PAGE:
CEO SUMMARY: It is easy to track backwards to understand why the California Department of Healthcare Services (DHCS) began aggressive enforcement of its interpretation of statute 51501(a) against a number of labs this summer. DHCS officials were given a full education and a roadmap for action when, in April, 2009, the whistleblower lawsuit that accused seven lab companies of violating 51501(a) was unsealed and joined by Attorney General Jerry Brown. It appears that, informed by facts in this lawsuit, DHCS then decided to vigorously pursue the low price issue.
IT’S BEEN 21 MONTHS since California Attorney General Edmund G. Brown Jr., joined a whistleblower lawsuit filed against seven private laboratories to recover hundreds of millions of dollars in what Brown charged were illegal overcharges to the state Medi-Cal program for the poor.
At the time, Brown was joining a qui tam lawsuit filed under seal in 2005 by Hunter Laboratories, LLC, and Chris Riedel. The legal action alleges violations of the state’s False Claims Act and was filed in San Mateo Superior Court. The suit charged that seven labs (including Laboratory Corporation of America, Quest Diagnostics Incorporated, Westcliff Laboratories, and four other labs based in California) had overcharged the Medi-Cal program since 1995. (See TDR, April 9, 2009.)
The basis of the whistleblower lawsuit is California Code of Regulations (CCR), Title 22, section 51501(a). Plaintiffs charged that the named defendants violated 51501(a) and said, “False claims result when providers submit claims to Medi-Cal at prices higher than what other providers were charged. The Medi-Cal program is entitled to restitution of the false claim payments.”
THE DARK REPORT believes that it is the public unsealing of this lawsuit last April that directly led to the unprecedented enforcement campaign against low lab prices that was instituted this summer by the California Department of Health Care Services (DHCS). The state Medi-Cal agency’s enforcement campaign is based on its interpretation of 51501(a).
This statute, which essentially tells a provider that it cannot bill Medi-Cal at a higher price than it charges another provider, is familiar to most laboratory executives. Further, over the past 20 years, DHCS officials have regularly stated their interpretation of this statute. But what the agency has failed to do during these same two decades is to take significant enforcement action against one or more clinical laboratories or other providers it views as having violated the pricing requirements of 51501(a).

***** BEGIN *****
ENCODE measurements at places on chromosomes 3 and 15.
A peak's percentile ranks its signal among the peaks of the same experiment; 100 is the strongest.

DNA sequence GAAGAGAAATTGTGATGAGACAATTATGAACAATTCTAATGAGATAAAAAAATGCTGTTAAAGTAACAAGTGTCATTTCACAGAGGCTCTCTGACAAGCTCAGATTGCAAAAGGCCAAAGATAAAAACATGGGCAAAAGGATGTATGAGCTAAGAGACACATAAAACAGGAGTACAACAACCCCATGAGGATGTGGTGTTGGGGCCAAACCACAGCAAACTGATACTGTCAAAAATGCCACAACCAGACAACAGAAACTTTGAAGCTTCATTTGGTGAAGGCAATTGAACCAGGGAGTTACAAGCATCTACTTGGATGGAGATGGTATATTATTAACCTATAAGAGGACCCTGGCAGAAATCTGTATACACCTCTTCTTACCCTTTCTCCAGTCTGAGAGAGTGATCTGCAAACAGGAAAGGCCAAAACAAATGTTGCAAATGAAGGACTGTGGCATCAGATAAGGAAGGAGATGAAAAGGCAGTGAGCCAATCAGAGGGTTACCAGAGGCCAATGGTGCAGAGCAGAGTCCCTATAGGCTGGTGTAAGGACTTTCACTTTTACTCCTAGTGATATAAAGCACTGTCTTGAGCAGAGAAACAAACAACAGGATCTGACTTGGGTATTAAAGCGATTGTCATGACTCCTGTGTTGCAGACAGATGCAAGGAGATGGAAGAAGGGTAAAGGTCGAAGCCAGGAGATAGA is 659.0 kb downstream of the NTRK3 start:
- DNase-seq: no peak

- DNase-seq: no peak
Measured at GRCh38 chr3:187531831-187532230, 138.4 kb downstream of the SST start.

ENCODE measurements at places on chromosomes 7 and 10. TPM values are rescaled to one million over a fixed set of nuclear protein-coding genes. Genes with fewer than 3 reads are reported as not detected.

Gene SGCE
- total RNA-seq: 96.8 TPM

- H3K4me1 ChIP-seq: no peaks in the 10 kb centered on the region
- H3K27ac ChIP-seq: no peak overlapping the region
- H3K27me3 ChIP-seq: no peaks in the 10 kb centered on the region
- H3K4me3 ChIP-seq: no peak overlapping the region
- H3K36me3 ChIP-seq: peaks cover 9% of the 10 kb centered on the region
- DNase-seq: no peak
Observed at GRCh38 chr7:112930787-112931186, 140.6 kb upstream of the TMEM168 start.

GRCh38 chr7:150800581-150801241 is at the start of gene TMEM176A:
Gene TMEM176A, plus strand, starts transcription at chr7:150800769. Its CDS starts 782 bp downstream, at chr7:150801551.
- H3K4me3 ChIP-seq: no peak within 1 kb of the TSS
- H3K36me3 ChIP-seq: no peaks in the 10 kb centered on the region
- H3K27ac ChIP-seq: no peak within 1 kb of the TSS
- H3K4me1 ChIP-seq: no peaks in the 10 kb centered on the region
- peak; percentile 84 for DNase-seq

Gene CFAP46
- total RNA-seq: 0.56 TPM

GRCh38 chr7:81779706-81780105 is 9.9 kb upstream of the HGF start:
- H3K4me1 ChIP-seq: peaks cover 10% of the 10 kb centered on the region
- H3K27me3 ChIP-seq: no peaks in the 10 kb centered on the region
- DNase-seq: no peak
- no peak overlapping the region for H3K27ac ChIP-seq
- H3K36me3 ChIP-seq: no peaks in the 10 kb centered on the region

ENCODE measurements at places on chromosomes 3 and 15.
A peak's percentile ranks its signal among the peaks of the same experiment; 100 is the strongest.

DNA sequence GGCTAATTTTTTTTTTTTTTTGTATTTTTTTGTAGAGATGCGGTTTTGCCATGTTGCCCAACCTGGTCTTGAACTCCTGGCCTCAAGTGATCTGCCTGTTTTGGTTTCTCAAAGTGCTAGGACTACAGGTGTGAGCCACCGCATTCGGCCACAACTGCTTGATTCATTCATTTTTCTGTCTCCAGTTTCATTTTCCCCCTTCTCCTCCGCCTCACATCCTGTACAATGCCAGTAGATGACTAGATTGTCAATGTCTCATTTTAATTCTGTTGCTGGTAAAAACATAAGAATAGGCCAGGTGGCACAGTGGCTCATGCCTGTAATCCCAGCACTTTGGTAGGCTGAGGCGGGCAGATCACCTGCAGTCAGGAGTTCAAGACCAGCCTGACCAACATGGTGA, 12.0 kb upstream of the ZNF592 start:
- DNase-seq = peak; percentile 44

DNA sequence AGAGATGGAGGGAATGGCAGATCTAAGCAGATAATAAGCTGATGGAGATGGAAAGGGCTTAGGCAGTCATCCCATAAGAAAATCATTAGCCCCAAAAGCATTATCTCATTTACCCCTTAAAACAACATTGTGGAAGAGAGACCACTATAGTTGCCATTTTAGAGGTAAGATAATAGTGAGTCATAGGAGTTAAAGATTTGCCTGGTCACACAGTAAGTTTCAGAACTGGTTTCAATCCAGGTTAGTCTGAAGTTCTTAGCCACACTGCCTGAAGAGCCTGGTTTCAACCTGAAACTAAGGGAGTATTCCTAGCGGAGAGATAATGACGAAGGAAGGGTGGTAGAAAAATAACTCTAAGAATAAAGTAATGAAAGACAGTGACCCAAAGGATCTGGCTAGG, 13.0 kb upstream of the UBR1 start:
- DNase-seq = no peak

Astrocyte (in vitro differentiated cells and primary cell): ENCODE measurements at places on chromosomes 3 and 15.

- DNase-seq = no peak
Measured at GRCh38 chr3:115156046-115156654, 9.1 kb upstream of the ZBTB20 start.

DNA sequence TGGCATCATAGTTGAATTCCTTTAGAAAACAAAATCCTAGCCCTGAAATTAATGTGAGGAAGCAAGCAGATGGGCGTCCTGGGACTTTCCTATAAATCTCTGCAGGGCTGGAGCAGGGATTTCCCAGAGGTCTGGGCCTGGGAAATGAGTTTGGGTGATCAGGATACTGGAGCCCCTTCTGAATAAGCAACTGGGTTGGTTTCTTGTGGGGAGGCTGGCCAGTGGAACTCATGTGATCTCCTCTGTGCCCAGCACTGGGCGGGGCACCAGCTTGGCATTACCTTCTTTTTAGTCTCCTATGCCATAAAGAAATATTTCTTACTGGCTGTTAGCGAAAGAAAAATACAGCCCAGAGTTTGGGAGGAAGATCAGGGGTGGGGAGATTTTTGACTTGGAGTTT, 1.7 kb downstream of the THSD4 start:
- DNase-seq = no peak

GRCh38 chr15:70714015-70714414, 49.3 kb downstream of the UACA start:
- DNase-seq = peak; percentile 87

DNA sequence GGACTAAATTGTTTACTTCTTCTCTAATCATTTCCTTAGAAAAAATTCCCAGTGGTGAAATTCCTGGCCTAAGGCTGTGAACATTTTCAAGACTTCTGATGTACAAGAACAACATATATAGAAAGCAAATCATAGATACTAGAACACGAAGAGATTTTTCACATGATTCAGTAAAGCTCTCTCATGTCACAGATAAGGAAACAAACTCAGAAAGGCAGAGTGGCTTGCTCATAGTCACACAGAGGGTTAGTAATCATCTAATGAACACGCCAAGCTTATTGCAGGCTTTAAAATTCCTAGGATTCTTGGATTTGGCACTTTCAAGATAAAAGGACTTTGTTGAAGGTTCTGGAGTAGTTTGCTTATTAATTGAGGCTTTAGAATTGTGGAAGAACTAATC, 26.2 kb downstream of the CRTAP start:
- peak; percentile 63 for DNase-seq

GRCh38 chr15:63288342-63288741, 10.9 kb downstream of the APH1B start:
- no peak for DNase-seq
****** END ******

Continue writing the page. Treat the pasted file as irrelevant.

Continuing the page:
Similarly, over the past two decades, as new pricing dynamics emerged in the healthcare marketplace, state officials have not regularly issued specific guidance on how to comply with 51501(a). For example, is 51501(a) violated if a capitated, full risk managed care or IPA contract was priced by a lab, a hospital, or a physician’s office at a price that is less, on a fee-for-service basis, than what is billed to Medi-Cal?
Lacking ongoing regulatory enforcement action and updated guidance on situations like this, laboratory companies in California have continued the practice of low prices and deeply-discounted pricing into the present day. In legal challenges to its current enforcement actions against laboratories, DHCS will have to defend its current enforcement policy in the face of years of its perceived quiet acceptance of this market status quo.
THE DARK REPORT believes it was the public unsealing of the whistleblower lawsuit in April 2009 that motivated the Department of Health Care Services to mount its major enforcement campaign of 51501(a) this summer. That lawsuit lays out the massive scale of price discounting for laboratory tests that has been common for the past 20 years.
As alleged in the qui tam lawsuit, the seven California laboratories regularly offered other providers laboratory test pricing that was significantly below the price these same labs charged the Medi-Cal program. In the unsealed and redacted lawsuit against LabCorp, the plaintiffs claim that Labcorp owes Medi-Cal a total of $72 million in overcharges, based on violations of 51501(a) that accrued over the past 14 years. During this time, the lawsuit says Medi-Cal paid Labcorp over $104 million.
In the case of Quest Diagnostics, plaintiffs say that the 14-year total of Medi-Cal payments was $726 million and overcharges associated with 51501(a) violations by Quest total $509 million.
These numbers reveal the extent to which the two national laboratories were willing to deeply discount lab test prices to favored providers, relative to the prices paid by Medi-Cal. Lab executives often complain that Med-Cal reimbursement for certain lab tests is below the cost of performing the test. The numbers provided in the whistleblower lawsuit give a different perspective on the pricing practices of the nation’s largest lab companies.
Eyes Are Opened at DHCS